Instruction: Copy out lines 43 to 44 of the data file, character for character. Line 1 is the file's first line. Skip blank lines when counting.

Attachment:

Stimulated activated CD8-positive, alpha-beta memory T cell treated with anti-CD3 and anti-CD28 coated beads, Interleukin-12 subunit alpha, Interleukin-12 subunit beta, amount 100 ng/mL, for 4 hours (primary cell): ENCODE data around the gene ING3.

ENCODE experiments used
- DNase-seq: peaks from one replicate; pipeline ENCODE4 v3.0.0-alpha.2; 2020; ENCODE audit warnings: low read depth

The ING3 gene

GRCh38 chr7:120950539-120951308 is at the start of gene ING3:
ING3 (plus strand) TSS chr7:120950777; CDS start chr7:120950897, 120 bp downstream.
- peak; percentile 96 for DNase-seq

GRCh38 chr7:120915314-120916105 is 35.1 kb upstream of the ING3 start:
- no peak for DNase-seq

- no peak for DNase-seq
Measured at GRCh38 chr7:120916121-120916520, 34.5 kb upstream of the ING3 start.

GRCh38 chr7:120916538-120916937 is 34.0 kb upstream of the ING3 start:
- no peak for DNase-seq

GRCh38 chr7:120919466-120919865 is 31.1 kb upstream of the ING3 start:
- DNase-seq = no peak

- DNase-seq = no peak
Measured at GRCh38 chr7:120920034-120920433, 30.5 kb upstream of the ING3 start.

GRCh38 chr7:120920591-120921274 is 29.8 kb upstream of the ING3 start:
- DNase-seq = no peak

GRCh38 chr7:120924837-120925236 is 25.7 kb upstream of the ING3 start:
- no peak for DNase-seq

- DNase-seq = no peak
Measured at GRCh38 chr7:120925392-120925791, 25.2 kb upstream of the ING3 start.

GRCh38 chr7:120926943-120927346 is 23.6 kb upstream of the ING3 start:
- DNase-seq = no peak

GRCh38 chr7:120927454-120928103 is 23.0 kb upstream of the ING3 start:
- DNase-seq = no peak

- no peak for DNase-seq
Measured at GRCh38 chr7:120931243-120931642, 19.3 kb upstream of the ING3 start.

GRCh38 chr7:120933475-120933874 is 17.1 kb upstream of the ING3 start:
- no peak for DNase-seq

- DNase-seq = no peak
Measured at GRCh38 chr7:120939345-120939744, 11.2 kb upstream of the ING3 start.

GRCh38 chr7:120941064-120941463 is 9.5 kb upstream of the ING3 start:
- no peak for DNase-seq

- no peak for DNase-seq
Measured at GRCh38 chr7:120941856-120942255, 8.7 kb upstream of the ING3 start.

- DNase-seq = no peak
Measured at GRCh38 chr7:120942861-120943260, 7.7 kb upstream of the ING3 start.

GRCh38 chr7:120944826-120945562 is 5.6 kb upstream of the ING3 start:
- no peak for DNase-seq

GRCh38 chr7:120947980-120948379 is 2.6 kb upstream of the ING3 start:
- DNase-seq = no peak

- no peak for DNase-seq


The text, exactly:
- DNase-seq = no peak

- no peak for DNase-seq